LEXINGTON – The positive influence that fifth-year wideout Aaron Boyd has brought to this University of Kentucky football team goes far beyond Boyd’s team-leading 14 receptions for 164 yards.
Boyd was rated the No. 1 prospect in the state of Kentucky in 2007 out of Henry Clay High School, but he was all but invisible for four long years with the Wildcats until getting a chance this fall.
“It’s a great teaching tool,” UK coach Joker Phillips said Monday when asked how Boyd’s arrival, so to speak, can influence teammates who are facing similar struggles to get on the field. “I have guys in their first or second year here who come into my office and say, ‘Coach, I don’t know if I’m going to get an opportunity,’ or ‘I just don’t know if I’m going to be able to cut it.’
I say, ‘See this thing out. It’s way too soon to give up.’”
Same with Aaron Boyd.
“There was nobody in our locker room (Saturday night after the win over Kent State) happier than the rest of the players, not Aaron Boyd. Our guys have watched him grow up and watched him take the coaching and watched how he responded in the offseason to things.
“Aaron’s happy, I’m sure he is. But our whole team is happy for Aaron Boyd. It only helps us sell to the rest of the guys.”
Boyd said he’s never allowed negative thoughts to take control of his mind, so to speak.
“I have stayed positive through the whole course and things seem to be working out,” said Boyd, who caught 11 passes Saturday in the 47-14 win over Kent State and three balls a week earlier in the 32-14 loss at Louisville. “I’ve had a new outlook on things, a new work ethic.”
So what’s happened with veterans like Boyd, and fellow senior wideout E.J. Fields?
Fields has just two catches so far – both against Kent State – but the Frankfort native has been singled out by Phillips since practice started in August for his blocking on the perimeter.
Fields now seems to be a fixture in UK’s rotation at wide receiver as the 1-1 Wildcats ready to host 1-1 Western Kentucky this Saturday at Commonwealth Stadium.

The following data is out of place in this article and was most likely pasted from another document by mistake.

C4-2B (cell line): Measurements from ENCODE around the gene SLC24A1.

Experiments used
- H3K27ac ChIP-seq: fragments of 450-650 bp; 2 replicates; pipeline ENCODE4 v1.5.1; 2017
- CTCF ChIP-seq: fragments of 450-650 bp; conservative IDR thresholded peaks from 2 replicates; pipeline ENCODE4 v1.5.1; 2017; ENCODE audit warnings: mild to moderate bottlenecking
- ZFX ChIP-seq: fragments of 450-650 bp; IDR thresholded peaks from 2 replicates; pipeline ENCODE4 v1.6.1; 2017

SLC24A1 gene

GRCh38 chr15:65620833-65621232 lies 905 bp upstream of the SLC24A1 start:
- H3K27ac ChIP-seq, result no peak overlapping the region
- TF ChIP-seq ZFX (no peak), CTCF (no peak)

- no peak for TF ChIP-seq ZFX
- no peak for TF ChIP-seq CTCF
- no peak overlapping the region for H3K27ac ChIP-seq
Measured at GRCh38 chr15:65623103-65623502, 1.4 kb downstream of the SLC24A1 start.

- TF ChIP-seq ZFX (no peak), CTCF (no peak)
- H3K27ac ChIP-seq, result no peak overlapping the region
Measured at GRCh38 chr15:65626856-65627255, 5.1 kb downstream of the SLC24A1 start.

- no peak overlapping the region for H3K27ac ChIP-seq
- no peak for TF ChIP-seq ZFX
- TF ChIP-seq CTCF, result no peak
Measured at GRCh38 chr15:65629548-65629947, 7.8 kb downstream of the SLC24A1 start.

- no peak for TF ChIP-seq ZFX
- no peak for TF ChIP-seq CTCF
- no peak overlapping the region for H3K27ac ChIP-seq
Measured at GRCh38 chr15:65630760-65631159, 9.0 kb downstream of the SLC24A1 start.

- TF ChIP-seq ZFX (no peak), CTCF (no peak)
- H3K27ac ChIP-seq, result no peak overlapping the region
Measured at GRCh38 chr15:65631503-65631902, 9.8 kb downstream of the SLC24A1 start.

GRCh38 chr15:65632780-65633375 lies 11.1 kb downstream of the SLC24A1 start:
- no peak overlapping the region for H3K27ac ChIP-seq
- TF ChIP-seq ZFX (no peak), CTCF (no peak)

The most obvious change is the arrival of a new wide receivers coach, Pat Washington. Washington was a former long-time assistant wide receivers coach at Tennessee, who spent the last two seasons at Southern Mississippi.
“Pat is a guy who has knowledge and knows how to get your guys to play,” Phillips said of Washington. “It’s about relationships. It’s about gaining the relationship with the guys and understanding who they are and what they can do.”
Said Boyd: “My coach, Pat Washington, believes in me. It makes it a lot easier to play for someone who believes in you. I couldn’t thank him enough.”
MAXWELL SMITH MATURES
Not surprisingly, Boyd wouldn’t be putting up the numbers he has without the rapid rise of sophomore quarterback Maxwell Smith.
Smith is completing 73 percent of his passes through two games. He’s completed 65 of 89 passes for an average of 317 yards per game.
Going into spring practice, Phillips said the QB battle was between Smith and former starter, Morgan Newton, a senior. And then this fall Phillips suggested that incoming freshman star Patrick Towles and even Alabama prep standout Jalen Whitlow were in the mix, too.
The only guy who didn’t pay attention to any of this was the 6-foot-4, 224-pound Smith, a native of Granada Hills, Calif.
“Max went about his business this spring and this summer like he was the starter,” Phillips said. “That’s the thing. Every time we’ve had a guy win the job, they went about it this way. Andre Woodson, Mike Hartline ... those guys went about their business like they were the starters.
“So what happens is they believe and they get it ingrained in their mind, hey, this is mine. And then the other guys start to see that also. This guy is our guy. Let’s cling to him.”
THE TOWLES DECISION
Phillips raised eyebrows all around Kentucky football late Saturday night when he relieved Smith with Whitlow, instead of the massively touted Towles.
Phillips confirmed after the game that Whitlow, indeed, is going to be the No. 3 guy at quarterback, behind Smith at No. 1 and Newton No. 2.
Meaning that Towles will likely redshirt.
The 6-2, 202-pound Whitlow, from Prattville, Ala., brings off-the-charts athleticism to the table, while the 6-5, 242-pound Towles, from Highlands, is more of a dropback passer.
Asked about the decision at his in-season weekly press conference Monday, Phillips offered an explanation that I suspect won’t be of much comfort to Towles.
“He’s a different quarterback,” Phillips said of Whitlow, who got in so late Saturday he didn’t have a chance to show much. “We have to get a third guy ready, and I just think a guy who can win with his legs and some of our passing game, I just thought he would be the guy we’d go with.
“It has nothing to do with the future. But we just thought we had to make a decision, and we made the decision to go with Whitlow.”
Several Wildcats have won awards based on their play in the Kent State win.
Senior offensive lineman Larry Warford was named the Southeastern Conference co-offensive lineman of the week, Maxwell Smith was named the SEC offensive player of the week by SouthernPigskin.com, and freshman punter Landon Foster was named honorable mention, national punter of the week for the second consecutive week.
Warford is a native of Richmond, and Foster is from Franklin, Tenn.
Foster has punted five times for an average of 48 yards.